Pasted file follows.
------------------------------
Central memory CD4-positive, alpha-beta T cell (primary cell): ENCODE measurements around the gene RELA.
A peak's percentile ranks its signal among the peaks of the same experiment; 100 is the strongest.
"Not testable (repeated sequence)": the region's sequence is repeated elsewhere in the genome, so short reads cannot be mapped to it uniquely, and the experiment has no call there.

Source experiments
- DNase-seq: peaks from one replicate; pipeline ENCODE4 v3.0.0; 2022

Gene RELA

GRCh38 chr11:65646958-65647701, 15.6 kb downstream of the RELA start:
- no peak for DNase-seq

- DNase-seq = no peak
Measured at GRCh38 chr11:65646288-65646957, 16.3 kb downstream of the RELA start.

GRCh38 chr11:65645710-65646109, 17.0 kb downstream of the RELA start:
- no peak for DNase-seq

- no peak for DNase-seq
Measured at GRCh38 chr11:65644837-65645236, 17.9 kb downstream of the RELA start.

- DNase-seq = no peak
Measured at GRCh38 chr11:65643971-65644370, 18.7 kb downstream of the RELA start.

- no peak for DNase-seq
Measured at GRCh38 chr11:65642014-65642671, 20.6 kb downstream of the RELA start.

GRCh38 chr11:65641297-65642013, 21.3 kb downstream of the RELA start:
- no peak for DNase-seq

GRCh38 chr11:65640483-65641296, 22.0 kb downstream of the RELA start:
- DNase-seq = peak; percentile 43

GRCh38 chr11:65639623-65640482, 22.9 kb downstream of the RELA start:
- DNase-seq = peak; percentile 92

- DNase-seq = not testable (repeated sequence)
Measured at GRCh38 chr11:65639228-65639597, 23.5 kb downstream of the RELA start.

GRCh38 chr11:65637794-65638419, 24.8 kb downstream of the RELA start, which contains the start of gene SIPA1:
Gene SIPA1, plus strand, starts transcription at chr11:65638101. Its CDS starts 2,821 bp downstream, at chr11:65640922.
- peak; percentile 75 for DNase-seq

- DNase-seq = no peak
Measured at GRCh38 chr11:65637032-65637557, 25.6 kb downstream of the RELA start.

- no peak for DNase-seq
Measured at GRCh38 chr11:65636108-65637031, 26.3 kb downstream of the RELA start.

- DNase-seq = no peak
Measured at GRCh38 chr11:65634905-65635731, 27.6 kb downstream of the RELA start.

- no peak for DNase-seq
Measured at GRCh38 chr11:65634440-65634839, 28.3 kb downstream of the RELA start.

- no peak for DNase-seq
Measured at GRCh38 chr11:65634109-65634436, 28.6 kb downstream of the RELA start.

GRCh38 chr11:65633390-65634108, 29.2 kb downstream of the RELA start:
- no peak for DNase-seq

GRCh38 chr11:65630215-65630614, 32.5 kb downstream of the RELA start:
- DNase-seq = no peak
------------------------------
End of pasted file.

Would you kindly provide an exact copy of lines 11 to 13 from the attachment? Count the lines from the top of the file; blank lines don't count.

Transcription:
GRCh38 chr11:65645710-65646109, 17.0 kb downstream of the RELA start:
- no peak for DNase-seq

- no peak for DNase-seq